At The Motley Fool, we poke plenty of fun at Wall Street analysts and their endless cycle of upgrades, downgrades, and "initiating coverage at neutral." So you might think we'd be the last people to give virtual ink to such "news." And we would be -- if that were all we were doing.
But in "This Just In," we don't simply tell you what the analysts said. We'll also show you whether they know what they're talking about. To help, we've enlisted Motley Fool CAPS, our supercomputer tool for rating stocks and analysts alike. With CAPS, we track the long-term performance of Wall Street's best and brightest -- and its worst and sorriest, too.
And speaking of the best...
One week ago, shares of television glassmaker Corning (NYSE:GLW) cracked under pressure from a SeekingAlpha columnist, who advocated the merits of GT Advanced Technologies' (NASDAQOTH:GTATQ) "sapphire" glass over Corning's Gorilla glass for smartphones. One week later, shares of Corning are on the rise again (and GT is falling), as a "real" analyst makes the counterargument that, to the contrary, sapphire won't make a dent in Gorilla glass's market share.
The analyst making this argument today is Pa.-based Susquehanna International Group and, as related today on StreetInsider.com, Susquehanna sees a bright future ahead for Corning. Upgrading the shares from neutral to positive, Susquehanna notes that there's "a multi-yr TV replacement cycle" under way right now. Combined with lessened competition as the glass industry consolidates, Susquehanna sees this trend generating expanded profit margins for Corning -- with free cash flow margins potentially reaching 15% to 20%.
According to the analyst, Corning can sell Gorilla glass for about one-tenth the price of an equivalent surface area of sapphire glass. That might not make a huge difference when we're talking only about small-surface areas of glass, such as the camera lens on an iPhone 5S. But once you start talking about larger areas needing to be glass-surfaced -- tablet computer screens, for example, or the ever-expanding faces of smartphones -- that 10x price differential makes sapphire "cost prohibitive," and gives Corning's product a decided advantage.
But is Susquehanna right about this? Is Gorilla glass truly "scratch-resistant" against sapphire?
Let's go to the tape
Ordinarily, to gauge the quality of an analyst's forecasting, our best guide is its record of past success. Unfortunately, Susquehanna's record is a bit of a mixed bag. For example, although we've been tracking this analyst's performance for close to eight years now, we've yet to see Susquehanna make a definitive call on Corning stock even once. (Here... see for yourself.)
On the other hand, Susquehanna does have a pick on record for sapphire glass's biggest fan. The analyst picked Apple (NASDAQ:AAPL) to outperform the market way back in May 2009, has stuck with the stock through thick and thin -- and today, five years later, and after Apple's recent sell-off, Susquehanna is still sitting atop a 228-point win with the stock.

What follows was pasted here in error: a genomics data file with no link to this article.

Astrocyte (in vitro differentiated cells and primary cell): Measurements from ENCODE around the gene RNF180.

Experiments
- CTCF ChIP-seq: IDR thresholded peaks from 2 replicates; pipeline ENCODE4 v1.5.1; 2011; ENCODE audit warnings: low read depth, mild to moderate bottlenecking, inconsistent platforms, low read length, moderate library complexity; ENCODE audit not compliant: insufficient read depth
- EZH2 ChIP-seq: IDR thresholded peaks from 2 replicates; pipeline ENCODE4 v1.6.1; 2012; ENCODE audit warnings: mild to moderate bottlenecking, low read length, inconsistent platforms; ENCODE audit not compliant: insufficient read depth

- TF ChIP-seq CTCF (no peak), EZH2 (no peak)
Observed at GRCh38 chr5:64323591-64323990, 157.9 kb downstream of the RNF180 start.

Overall, across 301 stock picks made during the past eight years, Susquehanna has gotten only about 51% of its stock picks right -- yet still managed to outperform the S&P 500 by 18 percentage points per pick, including wins and losses combined.
Success in Susquehanna's future?
Will they do it again with today's Corning pick? It's hard to say.
Priced at 15.4 times earnings, growing earnings at 13%, and paying a 2% dividend yield, Corning shares look fairly priced today -- not cheap, but not overly expensive either. Corning's balance sheet shows $1.9 billion more cash than debt (a good thing), but its cash flow statement confirms the company is still generating about 10% less free cash flow than it claims to be "earning" under GAAP (a bad thing).
On balance, I'd say the risk and reward are pretty equally weighted on this stock -- for now. What worries me, and in the end makes me inclined to ignore Susquehanna's buy recommendation on Corning, is the analyst's suggestion that Corning can count on a "free cash flow margin" of only 15% to 20% going forward.
Right now, the $1.8 billion in free cash flow that Corning generates from its $7.8 billion in revenues works out to a FCF margin of better than 22%. A decline to a 20% -- or even 15% -- FCF margin, though, would significantly erode the company's cash profits and, in my view at least, make Corning a much worse bargain.
Given Susquehanna's iffy, near 50-50 record of being right on its stock picks, that's not a risk I'm willing to take.